Liver Transplant Candidate Evaluation

Evaluation & Treatment


Step 1: Evaluation


Your liver transplant evaluation will require many tests and examinations to determine your need; it is different for each patient. You will work closely with your nurse coordinator, who will keep you informed of your results and the next steps. Apart from your coordinator, you will also have appointments with your liver physician, or hepatologist, your liver surgeon, nurse practitioners, physical therapists, social workers, psychologists, clinical pharmacists, dietitians, financial coordinators and transplant chaplains. They will instruct you on the various steps in the transplant process.



What you can do





Step 2: While You Wait


Waiting for a donor can be a stressful time because you don’t know how long you will have to wait. Nonetheless, there are important steps you can take to ensure you are ready for surgery. It is extremely important during this time that you keep your medical team informed of any changes in address, insurance, phone numbers or vacation plans. Your transplant team must be able to reach you within a moment’s notice.



What you can do





  • Take care of your health; eat well and exercise regularly.

  • Join a support group.

  • Keep your appointments.

  • Keep your medical team informed. Call 85-LiverDoc (855-483-7362).

  • Learn more in our Frequently Asked Questions.

Step 3: Operation


Then the good news arrives! A liver has been offered. Your medical team will make the arrangements for the surgery and your hospital stay. Your nurse coordinator will inform you and your family about where you should go and when to arrive. You will undergo a few final tests and then go into surgery, which usually lasts about 4 to 5 hours.



What you can do





  • Follow all instructions from your nurses and doctors.

  • Communicate any concerns you may have with your transplant medical team. Call 85-LiverDoc (855-483-7362).

  • Learn more in our Frequently Asked Questions.

Step 4: Recovery


Your doctors and nurses will monitor you very closely after surgery. You will need to do some deep breathing exercises and coughing to help prevent lung complications. If needed, physical therapists will work with you to help you get up and walking. Most recipients go home about a week after surgery, but this varies from patient to patient. Our medical staff will send recipients home with anti-rejection medication.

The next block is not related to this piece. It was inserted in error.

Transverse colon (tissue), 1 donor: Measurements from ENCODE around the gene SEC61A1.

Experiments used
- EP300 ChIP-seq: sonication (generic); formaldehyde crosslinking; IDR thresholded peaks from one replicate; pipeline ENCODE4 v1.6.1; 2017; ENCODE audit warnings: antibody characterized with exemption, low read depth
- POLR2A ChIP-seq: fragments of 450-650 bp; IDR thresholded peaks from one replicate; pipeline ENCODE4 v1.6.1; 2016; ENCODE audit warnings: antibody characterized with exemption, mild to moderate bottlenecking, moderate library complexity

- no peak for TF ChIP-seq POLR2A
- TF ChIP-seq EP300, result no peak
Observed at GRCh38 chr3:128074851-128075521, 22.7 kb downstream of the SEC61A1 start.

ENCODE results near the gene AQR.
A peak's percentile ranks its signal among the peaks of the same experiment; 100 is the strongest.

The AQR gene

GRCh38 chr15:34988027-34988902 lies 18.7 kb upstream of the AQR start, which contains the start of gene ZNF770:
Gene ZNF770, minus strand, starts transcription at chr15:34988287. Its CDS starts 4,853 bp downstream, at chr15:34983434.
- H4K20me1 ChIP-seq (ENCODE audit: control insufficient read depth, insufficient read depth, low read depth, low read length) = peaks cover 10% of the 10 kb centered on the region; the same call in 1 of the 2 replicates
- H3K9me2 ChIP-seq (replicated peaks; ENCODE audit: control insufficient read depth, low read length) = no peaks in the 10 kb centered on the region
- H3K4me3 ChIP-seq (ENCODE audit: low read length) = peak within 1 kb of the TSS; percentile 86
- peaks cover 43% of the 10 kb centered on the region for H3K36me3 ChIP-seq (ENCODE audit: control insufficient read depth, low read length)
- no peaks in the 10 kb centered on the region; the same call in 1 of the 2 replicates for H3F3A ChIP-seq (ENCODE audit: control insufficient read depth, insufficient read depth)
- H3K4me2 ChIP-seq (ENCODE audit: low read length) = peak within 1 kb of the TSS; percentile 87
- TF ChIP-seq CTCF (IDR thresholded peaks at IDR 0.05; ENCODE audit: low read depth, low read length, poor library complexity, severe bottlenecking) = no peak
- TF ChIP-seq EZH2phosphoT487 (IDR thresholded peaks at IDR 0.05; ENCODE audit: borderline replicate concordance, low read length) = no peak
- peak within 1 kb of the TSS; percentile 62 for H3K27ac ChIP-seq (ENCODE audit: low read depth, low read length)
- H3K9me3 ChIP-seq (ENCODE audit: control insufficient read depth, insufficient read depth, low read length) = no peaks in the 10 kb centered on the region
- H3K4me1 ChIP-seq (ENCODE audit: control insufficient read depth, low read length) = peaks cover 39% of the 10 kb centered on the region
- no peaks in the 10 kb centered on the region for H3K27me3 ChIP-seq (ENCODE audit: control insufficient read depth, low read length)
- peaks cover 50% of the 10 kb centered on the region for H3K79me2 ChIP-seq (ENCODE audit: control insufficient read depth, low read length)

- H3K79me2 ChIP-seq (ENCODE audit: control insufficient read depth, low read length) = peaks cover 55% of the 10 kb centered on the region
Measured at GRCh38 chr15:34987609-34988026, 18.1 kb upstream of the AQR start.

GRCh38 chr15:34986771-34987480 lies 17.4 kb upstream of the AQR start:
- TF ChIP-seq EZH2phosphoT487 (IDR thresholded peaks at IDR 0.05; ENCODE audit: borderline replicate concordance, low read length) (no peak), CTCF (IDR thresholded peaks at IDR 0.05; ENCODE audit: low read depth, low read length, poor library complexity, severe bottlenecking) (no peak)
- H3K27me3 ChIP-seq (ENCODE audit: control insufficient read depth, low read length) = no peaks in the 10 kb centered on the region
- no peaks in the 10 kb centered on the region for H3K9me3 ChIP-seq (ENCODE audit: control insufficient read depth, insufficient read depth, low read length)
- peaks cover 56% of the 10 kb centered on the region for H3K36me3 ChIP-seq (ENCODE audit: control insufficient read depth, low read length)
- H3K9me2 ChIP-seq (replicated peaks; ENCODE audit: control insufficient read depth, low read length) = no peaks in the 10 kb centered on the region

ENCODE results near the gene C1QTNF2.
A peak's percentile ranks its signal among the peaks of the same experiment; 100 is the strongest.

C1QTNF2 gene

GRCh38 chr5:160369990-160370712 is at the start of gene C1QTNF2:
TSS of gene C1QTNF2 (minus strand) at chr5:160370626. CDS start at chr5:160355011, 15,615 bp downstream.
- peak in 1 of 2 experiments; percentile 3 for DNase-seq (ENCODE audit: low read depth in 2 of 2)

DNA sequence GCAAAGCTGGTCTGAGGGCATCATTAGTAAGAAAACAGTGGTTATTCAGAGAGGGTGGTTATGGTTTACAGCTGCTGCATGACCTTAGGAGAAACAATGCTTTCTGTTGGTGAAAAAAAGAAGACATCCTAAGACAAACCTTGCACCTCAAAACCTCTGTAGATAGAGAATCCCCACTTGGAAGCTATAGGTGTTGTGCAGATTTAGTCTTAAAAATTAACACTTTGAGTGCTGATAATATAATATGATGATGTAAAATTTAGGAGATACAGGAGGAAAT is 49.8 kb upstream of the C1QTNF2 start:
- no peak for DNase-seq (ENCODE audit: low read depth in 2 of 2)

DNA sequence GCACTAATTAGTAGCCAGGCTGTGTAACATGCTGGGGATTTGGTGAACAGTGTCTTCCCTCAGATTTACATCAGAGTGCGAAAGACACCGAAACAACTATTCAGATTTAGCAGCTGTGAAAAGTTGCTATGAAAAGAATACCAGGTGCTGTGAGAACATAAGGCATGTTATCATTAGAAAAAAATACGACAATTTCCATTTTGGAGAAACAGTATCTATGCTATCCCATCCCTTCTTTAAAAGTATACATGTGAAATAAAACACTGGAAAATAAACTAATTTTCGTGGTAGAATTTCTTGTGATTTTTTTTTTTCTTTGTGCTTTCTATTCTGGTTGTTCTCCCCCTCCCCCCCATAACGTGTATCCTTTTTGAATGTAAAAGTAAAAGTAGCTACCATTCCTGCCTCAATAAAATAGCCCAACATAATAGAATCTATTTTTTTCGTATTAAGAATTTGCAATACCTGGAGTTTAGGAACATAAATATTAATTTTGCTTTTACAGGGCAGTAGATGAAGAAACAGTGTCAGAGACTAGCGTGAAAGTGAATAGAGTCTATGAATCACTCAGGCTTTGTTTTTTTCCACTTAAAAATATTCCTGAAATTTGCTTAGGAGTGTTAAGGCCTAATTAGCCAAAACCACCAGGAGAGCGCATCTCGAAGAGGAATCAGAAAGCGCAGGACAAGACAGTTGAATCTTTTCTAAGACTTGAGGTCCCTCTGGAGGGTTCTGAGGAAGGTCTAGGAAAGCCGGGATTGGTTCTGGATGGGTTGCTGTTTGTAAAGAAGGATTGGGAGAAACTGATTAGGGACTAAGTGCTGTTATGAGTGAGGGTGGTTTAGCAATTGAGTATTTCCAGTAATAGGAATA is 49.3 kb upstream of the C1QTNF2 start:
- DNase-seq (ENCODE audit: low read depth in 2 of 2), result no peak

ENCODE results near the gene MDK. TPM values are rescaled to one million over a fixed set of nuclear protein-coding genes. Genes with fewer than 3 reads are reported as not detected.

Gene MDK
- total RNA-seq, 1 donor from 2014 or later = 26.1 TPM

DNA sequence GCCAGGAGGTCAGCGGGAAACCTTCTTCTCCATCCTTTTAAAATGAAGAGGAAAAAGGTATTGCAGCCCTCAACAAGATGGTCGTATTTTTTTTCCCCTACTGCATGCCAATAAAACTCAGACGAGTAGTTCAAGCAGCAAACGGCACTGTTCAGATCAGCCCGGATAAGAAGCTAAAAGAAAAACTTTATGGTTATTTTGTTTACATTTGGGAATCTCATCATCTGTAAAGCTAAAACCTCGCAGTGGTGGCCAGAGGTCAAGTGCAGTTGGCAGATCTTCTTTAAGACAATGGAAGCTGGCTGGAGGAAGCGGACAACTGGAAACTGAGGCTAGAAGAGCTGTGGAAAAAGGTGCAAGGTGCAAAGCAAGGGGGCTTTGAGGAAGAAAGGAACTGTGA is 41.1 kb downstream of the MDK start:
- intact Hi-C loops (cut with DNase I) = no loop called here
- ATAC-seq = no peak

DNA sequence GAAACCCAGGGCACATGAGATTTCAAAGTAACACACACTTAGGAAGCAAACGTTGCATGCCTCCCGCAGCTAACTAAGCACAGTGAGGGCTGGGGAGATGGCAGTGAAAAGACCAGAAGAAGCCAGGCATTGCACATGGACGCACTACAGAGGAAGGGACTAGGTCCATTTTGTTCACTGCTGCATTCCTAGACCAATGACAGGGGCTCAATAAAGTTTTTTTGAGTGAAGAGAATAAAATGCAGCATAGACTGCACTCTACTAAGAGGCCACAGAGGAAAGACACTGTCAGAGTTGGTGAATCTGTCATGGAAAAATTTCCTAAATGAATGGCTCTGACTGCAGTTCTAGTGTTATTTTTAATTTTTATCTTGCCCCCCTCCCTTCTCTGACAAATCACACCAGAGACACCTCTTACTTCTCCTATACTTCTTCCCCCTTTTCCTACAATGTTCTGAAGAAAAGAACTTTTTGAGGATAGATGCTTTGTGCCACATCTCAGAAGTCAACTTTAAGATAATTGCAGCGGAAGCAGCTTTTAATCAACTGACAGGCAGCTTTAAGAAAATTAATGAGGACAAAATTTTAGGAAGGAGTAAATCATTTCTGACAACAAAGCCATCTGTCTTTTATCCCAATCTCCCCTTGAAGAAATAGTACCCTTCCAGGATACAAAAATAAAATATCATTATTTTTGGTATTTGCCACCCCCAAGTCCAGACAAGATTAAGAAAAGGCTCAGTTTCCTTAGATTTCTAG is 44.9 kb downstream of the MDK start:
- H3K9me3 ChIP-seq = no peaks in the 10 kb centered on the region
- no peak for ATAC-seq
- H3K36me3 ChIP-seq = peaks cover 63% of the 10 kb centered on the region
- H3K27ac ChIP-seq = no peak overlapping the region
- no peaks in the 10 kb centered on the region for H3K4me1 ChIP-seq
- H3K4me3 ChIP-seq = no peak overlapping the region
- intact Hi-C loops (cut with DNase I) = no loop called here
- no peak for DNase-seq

It is EXTREMELY IMPORTANT that you take your anti-rejection medication as instructed. As a transplant recipient, you will need to take this medication for the rest of your life. You will be followed quite closely the first year after your transplant, which will include frequent lab and doctors’ visits along with biopsies, as needed, to help identify any rejection. On average, most patients resume normal activities within 6 weeks.



What you can do





  • Take your anti-rejection medication on a routine schedule.

  • Keep lab and doctors’ appointments.

  • Follow your medical team’s guidelines on diet and exercise.

  • Communicate any concerns to your medical team. Call 85-LiverDoc (855-483-7362).

  • Learn more in our Frequently Asked Questions.

 


 

Questions?

For medical consults or to refer a patient, call 85-LiverDoc (855-483-7362) to speak with a representative.

Common Questions

Who pays for the operation?

Insurance, whether private, Medicare or Medicaid, will pay for your evaluation and surgery. Please contact your insurance for specific levels of coverage. Learn more in our Frequently Asked Questions.

Ready to Get Started?

For medical consults or to refer a patient, call 85-LiverDoc (855-483-7362) to speak with a representative.

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